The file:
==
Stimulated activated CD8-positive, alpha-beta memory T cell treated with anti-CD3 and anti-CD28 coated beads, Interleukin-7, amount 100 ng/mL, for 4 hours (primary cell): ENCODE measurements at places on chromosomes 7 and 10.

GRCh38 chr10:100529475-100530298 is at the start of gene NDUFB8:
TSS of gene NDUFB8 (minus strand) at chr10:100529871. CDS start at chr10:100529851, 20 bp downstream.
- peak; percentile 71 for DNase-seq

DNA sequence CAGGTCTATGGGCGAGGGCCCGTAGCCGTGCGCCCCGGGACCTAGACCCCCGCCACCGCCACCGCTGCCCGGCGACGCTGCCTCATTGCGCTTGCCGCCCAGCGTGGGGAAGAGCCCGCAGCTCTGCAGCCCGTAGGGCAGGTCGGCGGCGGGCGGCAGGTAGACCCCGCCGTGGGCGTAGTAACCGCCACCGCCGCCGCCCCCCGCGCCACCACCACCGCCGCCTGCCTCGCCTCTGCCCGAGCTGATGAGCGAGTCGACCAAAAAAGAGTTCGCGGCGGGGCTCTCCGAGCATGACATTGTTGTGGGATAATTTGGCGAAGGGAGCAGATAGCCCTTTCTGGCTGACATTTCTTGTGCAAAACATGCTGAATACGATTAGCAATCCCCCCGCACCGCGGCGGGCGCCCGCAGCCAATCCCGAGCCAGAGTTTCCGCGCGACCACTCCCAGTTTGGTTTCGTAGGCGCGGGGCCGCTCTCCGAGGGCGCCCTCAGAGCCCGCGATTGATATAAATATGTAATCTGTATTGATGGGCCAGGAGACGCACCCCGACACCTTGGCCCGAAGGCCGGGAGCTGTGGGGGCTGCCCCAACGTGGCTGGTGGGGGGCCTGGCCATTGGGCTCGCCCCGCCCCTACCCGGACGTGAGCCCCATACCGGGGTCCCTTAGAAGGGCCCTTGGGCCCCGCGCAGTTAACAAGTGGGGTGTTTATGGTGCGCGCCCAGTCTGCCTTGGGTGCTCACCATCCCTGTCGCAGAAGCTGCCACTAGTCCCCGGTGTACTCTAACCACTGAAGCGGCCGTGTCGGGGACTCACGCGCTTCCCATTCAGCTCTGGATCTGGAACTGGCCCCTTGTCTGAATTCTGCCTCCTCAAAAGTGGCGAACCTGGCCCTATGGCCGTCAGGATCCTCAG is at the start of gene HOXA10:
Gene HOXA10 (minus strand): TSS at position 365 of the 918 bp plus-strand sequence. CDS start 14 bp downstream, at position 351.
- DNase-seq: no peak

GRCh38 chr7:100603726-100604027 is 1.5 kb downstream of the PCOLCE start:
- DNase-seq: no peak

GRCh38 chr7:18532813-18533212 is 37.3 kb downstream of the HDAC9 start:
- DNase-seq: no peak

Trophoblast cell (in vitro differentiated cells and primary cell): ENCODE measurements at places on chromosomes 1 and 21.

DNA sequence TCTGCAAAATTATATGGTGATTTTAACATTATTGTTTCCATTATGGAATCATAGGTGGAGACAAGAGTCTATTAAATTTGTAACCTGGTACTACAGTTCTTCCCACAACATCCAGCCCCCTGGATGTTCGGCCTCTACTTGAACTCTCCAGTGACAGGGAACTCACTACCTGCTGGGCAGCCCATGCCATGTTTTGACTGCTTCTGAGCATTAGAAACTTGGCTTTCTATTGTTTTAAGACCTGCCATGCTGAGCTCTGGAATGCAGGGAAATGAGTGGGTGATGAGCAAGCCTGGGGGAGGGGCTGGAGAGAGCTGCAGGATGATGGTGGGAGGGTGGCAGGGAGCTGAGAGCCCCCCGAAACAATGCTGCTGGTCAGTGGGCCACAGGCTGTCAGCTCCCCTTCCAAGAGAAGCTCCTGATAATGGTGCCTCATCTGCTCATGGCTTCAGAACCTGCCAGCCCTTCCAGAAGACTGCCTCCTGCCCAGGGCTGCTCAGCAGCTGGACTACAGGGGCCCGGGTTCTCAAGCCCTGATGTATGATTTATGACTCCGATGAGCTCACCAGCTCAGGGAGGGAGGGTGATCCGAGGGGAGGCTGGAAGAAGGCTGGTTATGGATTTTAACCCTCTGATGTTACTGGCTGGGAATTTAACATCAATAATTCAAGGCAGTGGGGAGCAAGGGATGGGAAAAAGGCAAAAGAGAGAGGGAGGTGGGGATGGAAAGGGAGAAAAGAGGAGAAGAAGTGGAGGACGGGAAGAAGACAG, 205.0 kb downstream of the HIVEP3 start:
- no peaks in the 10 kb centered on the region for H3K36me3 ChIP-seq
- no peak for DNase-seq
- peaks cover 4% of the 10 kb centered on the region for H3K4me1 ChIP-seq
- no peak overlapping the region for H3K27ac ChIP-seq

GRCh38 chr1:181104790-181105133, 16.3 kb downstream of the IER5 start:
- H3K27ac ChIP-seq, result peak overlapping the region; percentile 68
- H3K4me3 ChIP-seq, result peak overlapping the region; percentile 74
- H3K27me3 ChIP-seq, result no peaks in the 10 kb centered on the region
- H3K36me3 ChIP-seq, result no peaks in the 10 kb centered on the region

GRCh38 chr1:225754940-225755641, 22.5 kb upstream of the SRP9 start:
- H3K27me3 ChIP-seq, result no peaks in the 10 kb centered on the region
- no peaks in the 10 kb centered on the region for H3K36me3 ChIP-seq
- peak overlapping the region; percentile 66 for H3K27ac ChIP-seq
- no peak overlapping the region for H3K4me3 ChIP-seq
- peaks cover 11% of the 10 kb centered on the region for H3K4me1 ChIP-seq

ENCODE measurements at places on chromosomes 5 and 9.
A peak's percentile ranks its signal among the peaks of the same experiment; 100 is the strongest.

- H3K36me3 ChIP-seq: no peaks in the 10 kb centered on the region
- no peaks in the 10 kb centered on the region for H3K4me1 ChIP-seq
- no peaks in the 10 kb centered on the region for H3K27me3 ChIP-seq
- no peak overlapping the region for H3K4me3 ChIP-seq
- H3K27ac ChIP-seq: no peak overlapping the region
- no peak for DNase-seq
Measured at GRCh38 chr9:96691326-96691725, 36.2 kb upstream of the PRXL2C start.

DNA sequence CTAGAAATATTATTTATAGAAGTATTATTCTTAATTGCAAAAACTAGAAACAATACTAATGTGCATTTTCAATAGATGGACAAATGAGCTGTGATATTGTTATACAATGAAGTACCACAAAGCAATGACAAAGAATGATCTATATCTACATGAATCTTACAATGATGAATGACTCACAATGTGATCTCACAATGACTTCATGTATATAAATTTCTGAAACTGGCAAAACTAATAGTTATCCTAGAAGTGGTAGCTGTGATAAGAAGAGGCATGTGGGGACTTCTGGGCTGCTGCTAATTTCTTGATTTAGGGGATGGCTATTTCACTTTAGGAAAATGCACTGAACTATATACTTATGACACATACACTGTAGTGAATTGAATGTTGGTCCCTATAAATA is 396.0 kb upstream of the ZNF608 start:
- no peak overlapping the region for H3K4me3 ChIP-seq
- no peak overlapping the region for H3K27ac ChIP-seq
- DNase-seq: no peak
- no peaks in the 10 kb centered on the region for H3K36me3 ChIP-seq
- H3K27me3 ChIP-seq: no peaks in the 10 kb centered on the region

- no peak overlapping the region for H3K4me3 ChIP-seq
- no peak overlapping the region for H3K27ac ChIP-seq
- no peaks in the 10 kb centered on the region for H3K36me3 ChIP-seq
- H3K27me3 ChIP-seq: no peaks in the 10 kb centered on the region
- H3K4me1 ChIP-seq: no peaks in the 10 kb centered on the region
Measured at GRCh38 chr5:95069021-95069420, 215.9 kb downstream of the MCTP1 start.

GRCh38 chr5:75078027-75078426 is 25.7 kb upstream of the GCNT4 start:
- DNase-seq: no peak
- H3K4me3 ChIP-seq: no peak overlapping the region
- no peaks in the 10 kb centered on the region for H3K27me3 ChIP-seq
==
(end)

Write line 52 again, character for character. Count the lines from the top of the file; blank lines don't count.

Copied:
- H3K4me3 ChIP-seq: no peak overlapping the region